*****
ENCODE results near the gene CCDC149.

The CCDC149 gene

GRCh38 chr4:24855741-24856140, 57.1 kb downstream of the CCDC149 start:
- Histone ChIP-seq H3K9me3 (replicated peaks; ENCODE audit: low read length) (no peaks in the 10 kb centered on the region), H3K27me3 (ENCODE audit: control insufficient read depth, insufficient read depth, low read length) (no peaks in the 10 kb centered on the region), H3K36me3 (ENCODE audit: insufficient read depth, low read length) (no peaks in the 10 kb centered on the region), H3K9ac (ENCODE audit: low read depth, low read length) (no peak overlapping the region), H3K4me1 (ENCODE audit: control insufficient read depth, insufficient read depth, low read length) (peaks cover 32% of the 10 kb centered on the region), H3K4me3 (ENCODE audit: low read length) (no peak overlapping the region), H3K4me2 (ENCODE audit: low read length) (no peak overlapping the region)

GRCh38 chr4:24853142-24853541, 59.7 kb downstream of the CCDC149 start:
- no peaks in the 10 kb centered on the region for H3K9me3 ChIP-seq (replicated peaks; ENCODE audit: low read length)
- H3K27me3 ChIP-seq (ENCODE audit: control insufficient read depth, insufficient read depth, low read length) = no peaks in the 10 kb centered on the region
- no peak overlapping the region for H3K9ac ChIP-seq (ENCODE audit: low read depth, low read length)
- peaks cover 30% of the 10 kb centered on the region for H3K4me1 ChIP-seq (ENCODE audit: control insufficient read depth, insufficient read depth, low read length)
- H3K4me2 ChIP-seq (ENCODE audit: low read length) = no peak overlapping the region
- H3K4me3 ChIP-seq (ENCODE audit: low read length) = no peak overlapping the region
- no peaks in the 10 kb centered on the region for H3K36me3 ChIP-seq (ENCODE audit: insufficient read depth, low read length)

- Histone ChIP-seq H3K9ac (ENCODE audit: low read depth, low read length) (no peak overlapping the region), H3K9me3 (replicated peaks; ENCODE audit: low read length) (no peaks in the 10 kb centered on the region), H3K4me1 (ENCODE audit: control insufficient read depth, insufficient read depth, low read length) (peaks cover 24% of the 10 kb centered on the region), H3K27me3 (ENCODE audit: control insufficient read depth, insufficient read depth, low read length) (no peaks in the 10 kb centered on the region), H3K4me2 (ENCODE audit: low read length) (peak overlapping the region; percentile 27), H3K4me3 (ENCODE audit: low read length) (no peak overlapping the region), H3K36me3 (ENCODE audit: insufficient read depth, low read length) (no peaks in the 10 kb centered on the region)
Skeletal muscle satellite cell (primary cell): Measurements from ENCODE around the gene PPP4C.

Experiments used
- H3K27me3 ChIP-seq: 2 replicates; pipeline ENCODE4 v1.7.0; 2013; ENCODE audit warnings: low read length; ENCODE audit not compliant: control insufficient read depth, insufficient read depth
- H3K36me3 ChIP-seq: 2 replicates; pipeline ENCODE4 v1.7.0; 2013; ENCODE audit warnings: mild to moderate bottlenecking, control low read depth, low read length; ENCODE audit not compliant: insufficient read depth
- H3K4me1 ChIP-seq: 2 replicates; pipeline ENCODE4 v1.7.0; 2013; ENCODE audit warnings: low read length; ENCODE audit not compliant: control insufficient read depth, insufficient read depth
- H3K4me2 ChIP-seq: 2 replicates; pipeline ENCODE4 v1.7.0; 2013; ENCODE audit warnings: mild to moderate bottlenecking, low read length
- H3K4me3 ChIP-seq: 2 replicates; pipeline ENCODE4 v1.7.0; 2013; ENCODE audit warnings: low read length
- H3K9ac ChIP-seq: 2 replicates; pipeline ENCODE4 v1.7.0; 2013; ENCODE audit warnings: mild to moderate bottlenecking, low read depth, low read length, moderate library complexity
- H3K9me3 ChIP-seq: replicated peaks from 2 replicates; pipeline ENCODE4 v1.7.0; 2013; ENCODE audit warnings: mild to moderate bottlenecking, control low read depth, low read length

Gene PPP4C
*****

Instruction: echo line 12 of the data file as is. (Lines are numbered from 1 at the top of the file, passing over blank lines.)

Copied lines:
- no peaks in the 10 kb centered on the region for H3K36me3 ChIP-seq (ENCODE audit: insufficient read depth, low read length)